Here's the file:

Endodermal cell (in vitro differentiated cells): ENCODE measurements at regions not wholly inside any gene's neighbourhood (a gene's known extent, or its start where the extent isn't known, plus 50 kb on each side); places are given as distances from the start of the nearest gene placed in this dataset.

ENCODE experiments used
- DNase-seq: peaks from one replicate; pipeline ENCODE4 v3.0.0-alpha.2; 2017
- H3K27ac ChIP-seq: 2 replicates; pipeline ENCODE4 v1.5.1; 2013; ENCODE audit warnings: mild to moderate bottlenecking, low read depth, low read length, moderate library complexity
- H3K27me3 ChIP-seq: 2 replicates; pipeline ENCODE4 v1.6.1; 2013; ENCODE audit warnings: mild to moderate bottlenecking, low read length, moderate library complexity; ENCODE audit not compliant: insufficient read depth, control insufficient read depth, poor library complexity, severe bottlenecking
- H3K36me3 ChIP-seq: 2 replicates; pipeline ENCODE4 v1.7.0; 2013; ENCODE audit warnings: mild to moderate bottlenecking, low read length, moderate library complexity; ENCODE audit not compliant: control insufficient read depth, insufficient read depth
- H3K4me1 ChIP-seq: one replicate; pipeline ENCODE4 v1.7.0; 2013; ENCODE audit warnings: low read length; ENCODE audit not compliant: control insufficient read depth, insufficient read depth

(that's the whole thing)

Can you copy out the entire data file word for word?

Endodermal cell (in vitro differentiated cells): ENCODE measurements at regions not wholly inside any gene's neighbourhood (a gene's known extent, or its start where the extent isn't known, plus 50 kb on each side); places are given as distances from the start of the nearest gene placed in this dataset.

ENCODE experiments used
- DNase-seq: peaks from one replicate; pipeline ENCODE4 v3.0.0-alpha.2; 2017
- H3K27ac ChIP-seq: 2 replicates; pipeline ENCODE4 v1.5.1; 2013; ENCODE audit warnings: mild to moderate bottlenecking, low read depth, low read length, moderate library complexity
- H3K27me3 ChIP-seq: 2 replicates; pipeline ENCODE4 v1.6.1; 2013; ENCODE audit warnings: mild to moderate bottlenecking, low read length, moderate library complexity; ENCODE audit not compliant: insufficient read depth, control insufficient read depth, poor library complexity, severe bottlenecking
- H3K36me3 ChIP-seq: 2 replicates; pipeline ENCODE4 v1.7.0; 2013; ENCODE audit warnings: mild to moderate bottlenecking, low read length, moderate library complexity; ENCODE audit not compliant: control insufficient read depth, insufficient read depth
- H3K4me1 ChIP-seq: one replicate; pipeline ENCODE4 v1.7.0; 2013; ENCODE audit warnings: low read length; ENCODE audit not compliant: control insufficient read depth, insufficient read depth